Friday, April 30, 2010

The Mind Game

After the Silence treatment according to Sofia Rules, the Game is in Anand favour at 2.5 - 1.5 with the 5th. Game in a blackout (power failure ?!) but the 3rd. game raised many questions and a handshake was actually made before the start of the game but not after, refer to the following article by

V Anand draws a line: Doesn't offer to play draw 

Just before the start of this World Chess Championship Match in Sofia, Bulgaria, Topalov and his Manager had tried to provoke Anand with statements saying that Topalov won't offer or accept draw offers from Viswanathan Anand in accordance to the Sofia rule. All draw offers should be through the arbiter. Anand in the Opening press conference had reminded them "A world Championship should be played with world Championship rules."
However yesterday it was Topalov, who in all probability, was in a dilemma when it was obvious to one and all that the game was heading for a draw from the very early stages. Topalov playing Whites tried his best but was unable to find any chinks in Anand's armour. The Indian on his part was sitting comfortably and made no effort to propose a draw. By the 40th turn, the position was as dry as it could be and Topalov went to the arbiter to procure peace and completely ignored Anand. The arbiter came to the table but Anand continued to look at the board and made his move, indicating his refusal for a draw. Topalov had to sit down and resume playing. Anand continued to make a few moves and forced a technical draw (by threefold repetition of moves) after 46 moves. The game may have ended in a draw with the point shared but it was a psychological victory for Anand as he strongly showed that if he wants a draw, he knows how to get it! Sofia rules or not! Full article...

Wednesday, April 28, 2010


Organised by Persatuan Penduduk Telok Gong
Date : 04th JULY 2010 ( SUNDAY )

Time : 7.30 am - 6.00 pm

Venue : Dewan Kg. Hamid Tuah, TELOK GONG, PORT KLANG, SELANGOR

Format : Swiss System 7/8 Rounds & 20 - 30 minutes individual time control.
Tie-break : P.E ( For Champion Only ),  Solkoff, SB, PS.

Entrance Fee : RM20.00 – Under 12 Category RM20.00 – LOCAL Category ( Telok Gong Only )

: RM25.00 – Amateur Category ( National Rating April 2010 : 1700 and below )

: RM30.00 – PRO Category        ( National Rating April 2010 : 1701 and above )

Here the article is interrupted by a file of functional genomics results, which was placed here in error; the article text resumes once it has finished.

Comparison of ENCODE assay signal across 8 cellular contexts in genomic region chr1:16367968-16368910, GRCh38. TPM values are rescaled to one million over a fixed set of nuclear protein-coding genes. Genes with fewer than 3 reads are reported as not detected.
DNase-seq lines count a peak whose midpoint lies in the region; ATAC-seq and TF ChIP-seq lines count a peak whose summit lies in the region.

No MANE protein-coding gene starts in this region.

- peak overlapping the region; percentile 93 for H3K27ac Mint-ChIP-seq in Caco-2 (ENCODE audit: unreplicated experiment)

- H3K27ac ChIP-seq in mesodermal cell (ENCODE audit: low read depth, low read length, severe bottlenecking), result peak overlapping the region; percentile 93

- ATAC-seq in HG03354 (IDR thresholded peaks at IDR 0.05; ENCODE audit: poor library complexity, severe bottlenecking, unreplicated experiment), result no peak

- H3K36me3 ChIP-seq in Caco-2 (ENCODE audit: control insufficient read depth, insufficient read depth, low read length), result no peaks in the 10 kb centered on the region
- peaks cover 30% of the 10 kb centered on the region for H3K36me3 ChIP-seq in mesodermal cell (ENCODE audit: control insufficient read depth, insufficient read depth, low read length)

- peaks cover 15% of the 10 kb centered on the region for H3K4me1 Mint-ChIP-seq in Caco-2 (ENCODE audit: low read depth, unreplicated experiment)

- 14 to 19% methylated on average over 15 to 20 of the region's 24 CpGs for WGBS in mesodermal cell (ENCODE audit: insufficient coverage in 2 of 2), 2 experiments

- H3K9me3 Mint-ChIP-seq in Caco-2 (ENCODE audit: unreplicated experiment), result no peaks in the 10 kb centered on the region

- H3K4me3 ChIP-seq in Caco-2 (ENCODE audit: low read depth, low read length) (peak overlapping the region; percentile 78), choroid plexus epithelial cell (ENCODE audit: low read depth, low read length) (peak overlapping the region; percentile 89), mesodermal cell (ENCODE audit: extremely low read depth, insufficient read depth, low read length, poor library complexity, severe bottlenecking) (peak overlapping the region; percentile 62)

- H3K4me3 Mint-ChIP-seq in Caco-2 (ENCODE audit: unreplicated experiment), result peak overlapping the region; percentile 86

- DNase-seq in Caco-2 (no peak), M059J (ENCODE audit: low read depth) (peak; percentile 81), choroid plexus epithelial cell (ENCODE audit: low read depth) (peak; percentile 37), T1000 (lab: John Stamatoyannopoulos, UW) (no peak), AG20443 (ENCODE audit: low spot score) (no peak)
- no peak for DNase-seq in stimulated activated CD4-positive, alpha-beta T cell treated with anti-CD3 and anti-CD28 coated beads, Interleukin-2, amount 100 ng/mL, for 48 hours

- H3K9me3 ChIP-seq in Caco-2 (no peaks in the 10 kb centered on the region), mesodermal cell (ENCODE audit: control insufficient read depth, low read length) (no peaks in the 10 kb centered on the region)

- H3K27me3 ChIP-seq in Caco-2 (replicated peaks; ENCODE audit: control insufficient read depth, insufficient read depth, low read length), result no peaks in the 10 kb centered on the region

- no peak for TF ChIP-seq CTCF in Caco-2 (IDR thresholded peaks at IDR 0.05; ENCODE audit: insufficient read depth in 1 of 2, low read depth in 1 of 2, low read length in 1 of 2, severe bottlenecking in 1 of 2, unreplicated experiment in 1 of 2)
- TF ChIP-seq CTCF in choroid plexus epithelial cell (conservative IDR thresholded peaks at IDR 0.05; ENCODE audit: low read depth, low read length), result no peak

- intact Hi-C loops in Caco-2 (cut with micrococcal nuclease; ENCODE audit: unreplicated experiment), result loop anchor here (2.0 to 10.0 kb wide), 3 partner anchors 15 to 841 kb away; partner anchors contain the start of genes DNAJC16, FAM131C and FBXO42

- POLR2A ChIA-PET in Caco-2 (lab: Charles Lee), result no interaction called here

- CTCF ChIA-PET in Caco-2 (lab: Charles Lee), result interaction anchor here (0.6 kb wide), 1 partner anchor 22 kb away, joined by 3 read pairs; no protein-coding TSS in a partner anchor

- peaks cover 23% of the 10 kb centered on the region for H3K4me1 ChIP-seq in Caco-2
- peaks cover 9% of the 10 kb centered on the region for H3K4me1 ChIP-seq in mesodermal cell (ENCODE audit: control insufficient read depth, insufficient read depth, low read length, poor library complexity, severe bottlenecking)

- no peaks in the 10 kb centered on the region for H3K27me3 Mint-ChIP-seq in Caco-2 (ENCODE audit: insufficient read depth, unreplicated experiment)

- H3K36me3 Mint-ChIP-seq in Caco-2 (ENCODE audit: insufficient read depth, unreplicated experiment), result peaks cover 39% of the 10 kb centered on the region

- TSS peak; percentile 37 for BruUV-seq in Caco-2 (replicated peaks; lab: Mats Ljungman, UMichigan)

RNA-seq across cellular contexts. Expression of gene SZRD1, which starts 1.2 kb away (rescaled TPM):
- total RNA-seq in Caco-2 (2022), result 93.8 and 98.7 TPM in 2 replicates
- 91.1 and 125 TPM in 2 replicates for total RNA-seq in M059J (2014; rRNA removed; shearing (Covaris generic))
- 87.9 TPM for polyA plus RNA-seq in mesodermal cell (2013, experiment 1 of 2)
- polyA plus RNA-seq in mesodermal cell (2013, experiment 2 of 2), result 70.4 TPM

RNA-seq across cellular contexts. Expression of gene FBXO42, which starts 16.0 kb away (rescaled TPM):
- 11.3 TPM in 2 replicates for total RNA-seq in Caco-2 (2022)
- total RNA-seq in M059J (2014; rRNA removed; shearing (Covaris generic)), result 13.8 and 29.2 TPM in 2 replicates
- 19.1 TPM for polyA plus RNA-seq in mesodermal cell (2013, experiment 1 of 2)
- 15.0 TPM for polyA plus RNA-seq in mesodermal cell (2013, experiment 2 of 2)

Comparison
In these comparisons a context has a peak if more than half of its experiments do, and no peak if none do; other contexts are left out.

CHAMPION RM500.00 + Medal RM300.00 + Medal RM300.00 + Medal RM200.00 + Medal
Runner Up RM300.00 + Medal RM200.00 + Medal RM200.00 + Medal RM150.00 + Medal
3rd RM200.00 + Medal RM150.00 + Medal RM150.00 + Medal RM130.00 + Medal
4th RM150.00  RM130.00  RM130.00  RM100.00 
5th RM100.00  RM90.00 RM80.00 RM70.00
6th RM90.00 RM80.00 RM80.00 RM70.00
7th RM80.00 RM70.00 RM60.00 RM60.00
8th RM80.00 RM60.00 RM60.00 RM50.00
9th RM70.00 RM60.00 RM50.00 RM50.00
10th RM70.00 RM60.00 RM50.00 RM50.00
ADDITIONAL   2 X Best Under 18 ( Medals )  2 X Best Under 18 ( Medals )  2 X Best Under 18 ( Medals )  2 X Best Girls ( Medals )
PRIZES 1 X Best Lady ( Medal ) 1 X Best Lady ( Medal ) 1 X Best Lady ( Medal ) 2 X Best Local ( Medal )

Note : Certificate of Achievement will be given to all prize winners.


ZAMRI BIN SAJARI 016 - 277 5005  &  AZHAR MOHD SAID 012 – 679 6193
CLOSING DATE : 26th JUNE 2010 ( SATURDAY ) . Organiser reserves the right to reject or accept entries. Surcharge RM20.00 for any late entry.

1. For all PRO & AM players are required to pay RM30.00 first for entry fee. A sum of RM5.00 will be returned to only CONFIRMED AMATEUR players on the tourney day.
2. Bank in your entrance fee to CIMB bank account No: 1260-0008189-52-7 made payable to ZAMRI BIN SAJARI.

3. Fax the bank slip to 03 - 3290 4048 ( do stated your name and category ) and please call Zamri Sajari to confirm.
    Important : Please bring along the original bank slip on the tourney day for any administrative purposes.

4. Fees paid are strictly neither transferable nor refundable.

5. All mobile phones & electronic devices are banned in the tournament hall. All officials & players should be smartly attired in the playing hall. 
6. Pro & Am players will be played in same category and Amateurs are eligible to win Pro Category prizes, whichever higher.
7. Round 1 will starts at 9.30am with or without paid players AND round 1 pairing will be out two (2) days earlier, see GiloCatur and other chess blogs.
8. Decision made by the organiser is final.



Eight Tips for Better Brainstorming

By Robert Sutton

Should your team brainstorm as a group or as individuals? At creative companies, switching between the two modes can be seamless—and highly productive